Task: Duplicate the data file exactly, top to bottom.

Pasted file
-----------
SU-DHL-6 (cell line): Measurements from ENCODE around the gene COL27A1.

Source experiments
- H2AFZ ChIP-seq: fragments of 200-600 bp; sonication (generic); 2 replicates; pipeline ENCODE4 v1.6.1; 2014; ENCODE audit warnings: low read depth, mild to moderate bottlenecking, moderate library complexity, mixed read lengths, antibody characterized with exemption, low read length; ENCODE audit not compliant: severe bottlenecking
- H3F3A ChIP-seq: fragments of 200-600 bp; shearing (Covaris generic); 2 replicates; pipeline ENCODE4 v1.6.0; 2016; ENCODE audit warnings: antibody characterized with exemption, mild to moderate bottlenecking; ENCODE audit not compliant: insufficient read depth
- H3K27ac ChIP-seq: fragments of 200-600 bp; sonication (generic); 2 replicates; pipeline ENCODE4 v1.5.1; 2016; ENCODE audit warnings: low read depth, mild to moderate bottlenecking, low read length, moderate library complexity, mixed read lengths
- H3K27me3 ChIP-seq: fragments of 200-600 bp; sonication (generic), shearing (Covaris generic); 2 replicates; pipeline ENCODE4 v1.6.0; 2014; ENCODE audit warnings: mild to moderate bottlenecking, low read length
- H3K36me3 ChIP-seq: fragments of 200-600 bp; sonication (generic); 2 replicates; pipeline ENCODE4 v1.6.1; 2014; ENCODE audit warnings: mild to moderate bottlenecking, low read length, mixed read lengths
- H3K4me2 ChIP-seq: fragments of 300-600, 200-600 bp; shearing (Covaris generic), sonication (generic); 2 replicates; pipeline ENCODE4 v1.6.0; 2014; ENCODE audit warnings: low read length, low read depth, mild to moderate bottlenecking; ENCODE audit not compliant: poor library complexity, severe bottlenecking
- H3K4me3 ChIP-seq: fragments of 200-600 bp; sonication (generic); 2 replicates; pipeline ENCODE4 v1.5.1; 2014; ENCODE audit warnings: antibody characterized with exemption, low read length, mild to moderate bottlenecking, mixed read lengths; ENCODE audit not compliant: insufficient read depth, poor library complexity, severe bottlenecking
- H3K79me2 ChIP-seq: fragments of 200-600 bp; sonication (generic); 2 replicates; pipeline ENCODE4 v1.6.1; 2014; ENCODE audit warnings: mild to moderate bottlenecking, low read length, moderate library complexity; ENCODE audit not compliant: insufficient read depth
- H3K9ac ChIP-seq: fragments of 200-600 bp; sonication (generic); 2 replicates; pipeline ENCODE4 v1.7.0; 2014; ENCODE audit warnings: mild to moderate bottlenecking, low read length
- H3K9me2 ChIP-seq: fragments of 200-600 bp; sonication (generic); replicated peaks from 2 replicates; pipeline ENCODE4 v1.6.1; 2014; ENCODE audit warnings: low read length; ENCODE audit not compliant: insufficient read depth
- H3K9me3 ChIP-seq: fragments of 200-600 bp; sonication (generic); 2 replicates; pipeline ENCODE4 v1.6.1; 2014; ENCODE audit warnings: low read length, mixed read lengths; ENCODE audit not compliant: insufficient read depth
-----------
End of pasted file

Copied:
SU-DHL-6 (cell line): Measurements from ENCODE around the gene COL27A1.

Source experiments
- H2AFZ ChIP-seq: fragments of 200-600 bp; sonication (generic); 2 replicates; pipeline ENCODE4 v1.6.1; 2014; ENCODE audit warnings: low read depth, mild to moderate bottlenecking, moderate library complexity, mixed read lengths, antibody characterized with exemption, low read length; ENCODE audit not compliant: severe bottlenecking
- H3F3A ChIP-seq: fragments of 200-600 bp; shearing (Covaris generic); 2 replicates; pipeline ENCODE4 v1.6.0; 2016; ENCODE audit warnings: antibody characterized with exemption, mild to moderate bottlenecking; ENCODE audit not compliant: insufficient read depth
- H3K27ac ChIP-seq: fragments of 200-600 bp; sonication (generic); 2 replicates; pipeline ENCODE4 v1.5.1; 2016; ENCODE audit warnings: low read depth, mild to moderate bottlenecking, low read length, moderate library complexity, mixed read lengths
- H3K27me3 ChIP-seq: fragments of 200-600 bp; sonication (generic), shearing (Covaris generic); 2 replicates; pipeline ENCODE4 v1.6.0; 2014; ENCODE audit warnings: mild to moderate bottlenecking, low read length
- H3K36me3 ChIP-seq: fragments of 200-600 bp; sonication (generic); 2 replicates; pipeline ENCODE4 v1.6.1; 2014; ENCODE audit warnings: mild to moderate bottlenecking, low read length, mixed read lengths
- H3K4me2 ChIP-seq: fragments of 300-600, 200-600 bp; shearing (Covaris generic), sonication (generic); 2 replicates; pipeline ENCODE4 v1.6.0; 2014; ENCODE audit warnings: low read length, low read depth, mild to moderate bottlenecking; ENCODE audit not compliant: poor library complexity, severe bottlenecking
- H3K4me3 ChIP-seq: fragments of 200-600 bp; sonication (generic); 2 replicates; pipeline ENCODE4 v1.5.1; 2014; ENCODE audit warnings: antibody characterized with exemption, low read length, mild to moderate bottlenecking, mixed read lengths; ENCODE audit not compliant: insufficient read depth, poor library complexity, severe bottlenecking
- H3K79me2 ChIP-seq: fragments of 200-600 bp; sonication (generic); 2 replicates; pipeline ENCODE4 v1.6.1; 2014; ENCODE audit warnings: mild to moderate bottlenecking, low read length, moderate library complexity; ENCODE audit not compliant: insufficient read depth
- H3K9ac ChIP-seq: fragments of 200-600 bp; sonication (generic); 2 replicates; pipeline ENCODE4 v1.7.0; 2014; ENCODE audit warnings: mild to moderate bottlenecking, low read length
- H3K9me2 ChIP-seq: fragments of 200-600 bp; sonication (generic); replicated peaks from 2 replicates; pipeline ENCODE4 v1.6.1; 2014; ENCODE audit warnings: low read length; ENCODE audit not compliant: insufficient read depth
- H3K9me3 ChIP-seq: fragments of 200-600 bp; sonication (generic); 2 replicates; pipeline ENCODE4 v1.6.1; 2014; ENCODE audit warnings: low read length, mixed read lengths; ENCODE audit not compliant: insufficient read depth